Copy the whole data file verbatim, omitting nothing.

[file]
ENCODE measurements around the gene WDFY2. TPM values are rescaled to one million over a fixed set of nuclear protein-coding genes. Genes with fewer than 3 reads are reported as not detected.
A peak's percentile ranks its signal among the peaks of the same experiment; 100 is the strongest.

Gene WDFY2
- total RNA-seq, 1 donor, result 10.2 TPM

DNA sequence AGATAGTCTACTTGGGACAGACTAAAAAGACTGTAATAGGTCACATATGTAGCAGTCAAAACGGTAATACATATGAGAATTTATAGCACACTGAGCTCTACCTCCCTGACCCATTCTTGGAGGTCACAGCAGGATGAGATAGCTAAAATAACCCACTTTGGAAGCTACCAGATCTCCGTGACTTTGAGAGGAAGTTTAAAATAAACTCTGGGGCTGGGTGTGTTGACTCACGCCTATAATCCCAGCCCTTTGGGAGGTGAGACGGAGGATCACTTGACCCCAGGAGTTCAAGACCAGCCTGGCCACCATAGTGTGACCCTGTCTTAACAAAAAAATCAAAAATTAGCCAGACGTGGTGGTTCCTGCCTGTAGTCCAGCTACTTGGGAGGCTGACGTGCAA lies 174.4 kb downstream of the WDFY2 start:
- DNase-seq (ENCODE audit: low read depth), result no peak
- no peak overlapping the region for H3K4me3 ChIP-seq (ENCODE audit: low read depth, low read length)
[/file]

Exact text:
ENCODE measurements around the gene WDFY2. TPM values are rescaled to one million over a fixed set of nuclear protein-coding genes. Genes with fewer than 3 reads are reported as not detected.
A peak's percentile ranks its signal among the peaks of the same experiment; 100 is the strongest.

Gene WDFY2
- total RNA-seq, 1 donor, result 10.2 TPM

DNA sequence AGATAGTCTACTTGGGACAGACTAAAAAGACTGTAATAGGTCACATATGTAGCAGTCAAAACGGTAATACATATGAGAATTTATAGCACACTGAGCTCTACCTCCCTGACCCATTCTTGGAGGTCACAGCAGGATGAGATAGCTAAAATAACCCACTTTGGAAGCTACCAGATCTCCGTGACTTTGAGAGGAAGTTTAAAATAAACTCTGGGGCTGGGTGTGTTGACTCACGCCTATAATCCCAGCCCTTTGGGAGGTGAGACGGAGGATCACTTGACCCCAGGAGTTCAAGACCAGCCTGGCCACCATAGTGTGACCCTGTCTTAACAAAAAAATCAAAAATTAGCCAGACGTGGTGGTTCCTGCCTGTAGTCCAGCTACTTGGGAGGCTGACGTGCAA lies 174.4 kb downstream of the WDFY2 start:
- DNase-seq (ENCODE audit: low read depth), result no peak
- no peak overlapping the region for H3K4me3 ChIP-seq (ENCODE audit: low read depth, low read length)